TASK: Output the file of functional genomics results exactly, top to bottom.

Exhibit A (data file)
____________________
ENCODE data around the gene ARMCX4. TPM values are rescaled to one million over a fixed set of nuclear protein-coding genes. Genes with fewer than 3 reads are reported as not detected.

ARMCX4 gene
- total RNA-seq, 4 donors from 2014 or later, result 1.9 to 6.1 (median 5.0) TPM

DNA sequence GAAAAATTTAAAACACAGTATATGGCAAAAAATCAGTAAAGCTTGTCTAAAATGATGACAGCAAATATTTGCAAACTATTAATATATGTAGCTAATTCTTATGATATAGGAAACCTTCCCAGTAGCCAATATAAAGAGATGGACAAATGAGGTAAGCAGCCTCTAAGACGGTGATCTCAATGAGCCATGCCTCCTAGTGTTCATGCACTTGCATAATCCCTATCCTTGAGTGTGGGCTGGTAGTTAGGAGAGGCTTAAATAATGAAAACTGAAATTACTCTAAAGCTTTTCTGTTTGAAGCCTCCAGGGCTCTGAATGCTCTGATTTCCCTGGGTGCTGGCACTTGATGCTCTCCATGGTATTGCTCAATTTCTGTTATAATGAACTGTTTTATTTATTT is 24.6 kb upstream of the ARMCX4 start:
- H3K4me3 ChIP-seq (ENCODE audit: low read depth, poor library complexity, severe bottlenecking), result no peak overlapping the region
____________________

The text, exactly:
ENCODE data around the gene ARMCX4. TPM values are rescaled to one million over a fixed set of nuclear protein-coding genes. Genes with fewer than 3 reads are reported as not detected.

ARMCX4 gene
- total RNA-seq, 4 donors from 2014 or later, result 1.9 to 6.1 (median 5.0) TPM

DNA sequence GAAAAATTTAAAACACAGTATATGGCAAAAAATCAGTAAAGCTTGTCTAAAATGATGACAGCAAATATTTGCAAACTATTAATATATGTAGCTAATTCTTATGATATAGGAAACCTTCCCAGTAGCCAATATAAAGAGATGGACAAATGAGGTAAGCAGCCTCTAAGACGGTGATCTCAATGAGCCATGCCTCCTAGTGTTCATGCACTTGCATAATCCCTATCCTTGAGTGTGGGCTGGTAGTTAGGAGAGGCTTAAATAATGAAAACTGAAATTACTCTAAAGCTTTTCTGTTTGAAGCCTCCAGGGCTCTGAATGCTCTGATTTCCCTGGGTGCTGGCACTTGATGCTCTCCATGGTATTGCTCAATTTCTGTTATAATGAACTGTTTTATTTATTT is 24.6 kb upstream of the ARMCX4 start:
- H3K4me3 ChIP-seq (ENCODE audit: low read depth, poor library complexity, severe bottlenecking), result no peak overlapping the region